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Building Brazil

Building Brazil through Sports: Is it Worth the Cost?

Bárbara Schausteck de Almeida (AWF Scholar) and Prof. Jay Coakley (Honorary Fellow, University of Chichester)

22nd April 2013, University of Chichester

The third event in the AWF 2013 Seminar Series looked toward Brazil as the location for the next two mega sport events (MSE’s) that are to occur in 2014 (FIFA World Cup) and 2016 (Olympic and Paralympic Games). Bárbara Schausteck de Almeida (AWF Scholar) and Prof. Jay Coakley (Honorary Fellow, University of Chichester) gave a critique of the bidding and legacies associated with these MSE’s. The presentation also highlighted the role the AWF aims to provide in allowing for the development of female scholars in sport and was the culmination of research Bárbara was conducting during her eight-month visit to the University of Chichester.

Bárbara opened the presentation by giving a brief insight into her PhD research regarding bidding for MSE’s, in particular how and why Brazil has secured the 2014 FIFA World Cup and the 2016 Olympic and Paralympic Games. This information has been facilitated using references at the University of Chichester during her eight month study visit. Jay added how MSE’s had been predominantly based in Northern and Western countries over time. The emergence of the ‘global South’ as economic and cultural forces has meant a greater recognition of MSE’s as symbolic images of strength and power. However, this has also meant catering to the needs and demands of the IOC and FIFA. Jay was particularly interested in how Brazil would be broadcast by Western media, and whether the ‘real’ Brazil would be shown to the world.

The costs for both Brazilian MSE’s were referenced via official documents such as government bid reports. In total, nearly £18 billion has been set aside for the period 2007-2016. Brazil’s annual budget is £690 billion, so this figure does not seem much of a cost. Public investment totals £8.5 billion for urban improvements, stadiums, airports and security for example, but these are all areas that would be soon privatised, highlighting the powerful economic politics involved. Using football stadiums to be built for the 2014 FIFA World Cup as an example, Bárbara firstly outlined the equivalent cost of hundreds of schools, prisons, hospitals and transport infrastructure such as subways that could be built; and secondly the size of the stadiums in relation to the areas of Brazil they would be located. 50,000-seater stadiums are to be built in areas whereby no local team is in the top two Brazilian football divisions. These examples question not only any claims for a potential legacy, but also critiques the priorities of a growing economic superpower.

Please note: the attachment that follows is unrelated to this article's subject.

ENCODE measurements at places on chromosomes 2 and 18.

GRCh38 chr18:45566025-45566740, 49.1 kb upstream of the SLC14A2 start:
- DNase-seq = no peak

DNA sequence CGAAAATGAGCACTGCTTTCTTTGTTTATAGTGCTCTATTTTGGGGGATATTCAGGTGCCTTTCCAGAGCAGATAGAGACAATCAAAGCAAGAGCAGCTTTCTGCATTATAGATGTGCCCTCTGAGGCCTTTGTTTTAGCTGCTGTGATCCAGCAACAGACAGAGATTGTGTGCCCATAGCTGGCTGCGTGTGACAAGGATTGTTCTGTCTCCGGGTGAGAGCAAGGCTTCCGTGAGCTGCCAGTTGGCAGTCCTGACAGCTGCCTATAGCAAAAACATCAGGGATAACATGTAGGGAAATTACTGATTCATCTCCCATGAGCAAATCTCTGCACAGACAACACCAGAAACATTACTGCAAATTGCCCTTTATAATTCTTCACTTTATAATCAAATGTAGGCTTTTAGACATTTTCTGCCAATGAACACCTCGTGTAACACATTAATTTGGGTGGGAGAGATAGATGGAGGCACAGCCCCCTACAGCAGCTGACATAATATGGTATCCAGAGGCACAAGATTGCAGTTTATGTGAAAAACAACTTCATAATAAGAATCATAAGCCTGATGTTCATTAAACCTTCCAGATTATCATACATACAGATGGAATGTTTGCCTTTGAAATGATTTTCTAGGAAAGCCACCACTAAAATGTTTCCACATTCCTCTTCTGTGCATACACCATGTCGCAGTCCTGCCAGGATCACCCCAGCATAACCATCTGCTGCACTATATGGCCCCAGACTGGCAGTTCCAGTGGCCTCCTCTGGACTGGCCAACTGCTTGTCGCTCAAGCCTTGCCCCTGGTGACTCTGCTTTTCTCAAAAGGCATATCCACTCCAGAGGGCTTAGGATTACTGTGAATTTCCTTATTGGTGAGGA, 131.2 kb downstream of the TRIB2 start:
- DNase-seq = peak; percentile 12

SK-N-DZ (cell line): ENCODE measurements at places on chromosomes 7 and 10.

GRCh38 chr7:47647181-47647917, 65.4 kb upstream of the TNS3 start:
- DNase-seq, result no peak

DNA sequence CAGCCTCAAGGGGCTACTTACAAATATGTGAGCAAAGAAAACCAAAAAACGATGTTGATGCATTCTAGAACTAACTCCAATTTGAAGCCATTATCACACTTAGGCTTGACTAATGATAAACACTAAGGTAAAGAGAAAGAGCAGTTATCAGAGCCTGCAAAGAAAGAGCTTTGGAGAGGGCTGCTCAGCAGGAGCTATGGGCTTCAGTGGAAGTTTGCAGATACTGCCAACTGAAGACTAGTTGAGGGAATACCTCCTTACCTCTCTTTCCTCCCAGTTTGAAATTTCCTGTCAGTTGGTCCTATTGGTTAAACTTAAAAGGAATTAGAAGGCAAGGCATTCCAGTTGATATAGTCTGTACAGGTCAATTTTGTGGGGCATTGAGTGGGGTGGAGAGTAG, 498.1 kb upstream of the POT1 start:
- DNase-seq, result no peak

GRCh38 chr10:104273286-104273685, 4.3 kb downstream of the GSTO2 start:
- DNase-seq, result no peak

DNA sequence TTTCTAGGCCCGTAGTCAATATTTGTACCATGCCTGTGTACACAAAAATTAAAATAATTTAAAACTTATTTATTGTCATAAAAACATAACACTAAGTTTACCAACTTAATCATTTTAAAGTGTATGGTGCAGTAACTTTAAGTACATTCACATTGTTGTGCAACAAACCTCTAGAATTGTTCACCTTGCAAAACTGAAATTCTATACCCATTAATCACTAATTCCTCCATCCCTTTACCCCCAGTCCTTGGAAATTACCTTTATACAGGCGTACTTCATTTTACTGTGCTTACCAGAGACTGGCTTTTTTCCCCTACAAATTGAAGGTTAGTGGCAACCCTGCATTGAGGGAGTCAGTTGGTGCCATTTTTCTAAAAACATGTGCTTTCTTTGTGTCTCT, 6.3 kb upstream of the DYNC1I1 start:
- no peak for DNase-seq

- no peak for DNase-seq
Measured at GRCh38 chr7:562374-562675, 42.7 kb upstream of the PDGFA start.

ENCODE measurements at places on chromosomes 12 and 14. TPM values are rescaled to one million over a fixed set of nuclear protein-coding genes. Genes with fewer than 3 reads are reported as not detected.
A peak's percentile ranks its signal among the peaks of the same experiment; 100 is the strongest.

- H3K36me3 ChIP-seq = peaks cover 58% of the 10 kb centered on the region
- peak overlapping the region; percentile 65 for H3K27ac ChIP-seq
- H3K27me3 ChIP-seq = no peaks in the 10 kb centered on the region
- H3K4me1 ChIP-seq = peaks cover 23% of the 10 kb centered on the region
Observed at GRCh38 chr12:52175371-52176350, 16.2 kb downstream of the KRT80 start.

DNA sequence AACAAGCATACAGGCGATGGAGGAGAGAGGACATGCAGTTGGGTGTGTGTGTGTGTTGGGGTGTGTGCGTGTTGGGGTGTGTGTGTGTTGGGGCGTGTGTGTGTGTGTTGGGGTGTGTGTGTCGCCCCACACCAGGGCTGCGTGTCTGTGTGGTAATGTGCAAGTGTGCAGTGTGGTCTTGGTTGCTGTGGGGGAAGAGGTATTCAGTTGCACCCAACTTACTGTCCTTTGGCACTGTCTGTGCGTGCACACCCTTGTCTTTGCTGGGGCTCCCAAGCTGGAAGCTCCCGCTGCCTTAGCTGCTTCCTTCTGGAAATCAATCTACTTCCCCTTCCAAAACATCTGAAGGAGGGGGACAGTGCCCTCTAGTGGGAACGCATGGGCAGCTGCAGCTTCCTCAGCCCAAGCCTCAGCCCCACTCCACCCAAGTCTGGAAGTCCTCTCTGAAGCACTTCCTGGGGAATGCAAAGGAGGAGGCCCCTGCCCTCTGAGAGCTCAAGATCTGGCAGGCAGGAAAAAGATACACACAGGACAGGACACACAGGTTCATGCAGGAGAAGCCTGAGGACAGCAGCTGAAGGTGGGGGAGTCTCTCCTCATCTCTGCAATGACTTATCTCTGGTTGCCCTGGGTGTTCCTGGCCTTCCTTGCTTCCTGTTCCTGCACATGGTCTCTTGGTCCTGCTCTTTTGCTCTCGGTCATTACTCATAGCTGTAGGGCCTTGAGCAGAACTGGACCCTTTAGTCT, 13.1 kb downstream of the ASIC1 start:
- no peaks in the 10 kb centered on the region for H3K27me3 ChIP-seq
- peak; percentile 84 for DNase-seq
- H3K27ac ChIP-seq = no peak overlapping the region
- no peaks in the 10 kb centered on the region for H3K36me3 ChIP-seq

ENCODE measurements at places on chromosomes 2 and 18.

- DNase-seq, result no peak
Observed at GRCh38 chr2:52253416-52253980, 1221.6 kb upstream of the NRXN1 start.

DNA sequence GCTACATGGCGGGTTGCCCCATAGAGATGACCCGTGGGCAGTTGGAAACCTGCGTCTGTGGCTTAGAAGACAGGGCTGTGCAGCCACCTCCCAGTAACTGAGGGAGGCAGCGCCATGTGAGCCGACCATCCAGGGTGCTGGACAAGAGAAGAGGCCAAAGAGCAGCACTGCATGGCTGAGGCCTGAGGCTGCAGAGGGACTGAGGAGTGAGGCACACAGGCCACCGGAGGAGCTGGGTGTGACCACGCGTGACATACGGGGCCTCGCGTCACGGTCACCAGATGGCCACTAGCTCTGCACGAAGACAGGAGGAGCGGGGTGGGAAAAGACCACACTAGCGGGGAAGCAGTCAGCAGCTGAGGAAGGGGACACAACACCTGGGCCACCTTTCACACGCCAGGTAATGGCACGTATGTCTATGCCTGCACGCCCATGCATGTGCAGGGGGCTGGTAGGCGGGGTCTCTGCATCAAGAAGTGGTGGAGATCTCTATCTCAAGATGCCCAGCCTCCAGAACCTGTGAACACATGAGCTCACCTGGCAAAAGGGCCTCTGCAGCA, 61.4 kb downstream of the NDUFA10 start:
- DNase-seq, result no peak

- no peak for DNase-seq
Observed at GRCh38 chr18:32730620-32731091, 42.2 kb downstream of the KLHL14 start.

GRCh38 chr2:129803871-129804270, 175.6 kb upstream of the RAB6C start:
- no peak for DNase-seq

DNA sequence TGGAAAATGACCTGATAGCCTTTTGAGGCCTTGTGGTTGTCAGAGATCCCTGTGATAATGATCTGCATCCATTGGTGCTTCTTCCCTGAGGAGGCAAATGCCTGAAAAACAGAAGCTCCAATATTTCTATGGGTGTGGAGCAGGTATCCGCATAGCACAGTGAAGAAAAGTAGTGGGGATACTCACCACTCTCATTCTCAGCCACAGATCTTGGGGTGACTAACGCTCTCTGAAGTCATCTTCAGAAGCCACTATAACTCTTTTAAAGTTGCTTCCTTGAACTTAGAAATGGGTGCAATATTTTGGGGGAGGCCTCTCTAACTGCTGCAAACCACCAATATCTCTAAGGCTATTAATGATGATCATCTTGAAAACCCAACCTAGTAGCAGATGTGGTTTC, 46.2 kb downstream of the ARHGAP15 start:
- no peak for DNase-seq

Regarding the 2016 Olympics and Paralympics, just 5% of investment is private and the areas of Rio de Janeiro where the majority of the events will take place are in areas of highest human development. Unlike London 2012 that seeks to rejuvenate an area of London, Rio has not used re-generation as a legacy focal point. It will be interesting to see the impact of private company’s post-2016 and how much impact they will have for their 5% investment.

In Jay’s part of the presentation, he added to discussions regarding the neoliberal culture and flow of capital that looks to characterise the forthcoming Brazilian MSE’s. By favouring investment in giant sports stadia that may only be used up to twenty times a year (if presided in by a sports team) by relatively richer people, local community centres and facilities for general use by all sections of the neighbourhood are overlooked, despite the fact that hundreds could be built with the money side-lined for one sports stadium. Jay stated: “The capital expenditures for this infrastructure are some of the largest expenditures Brazil has ever done, yet most of the people will not get to use them”.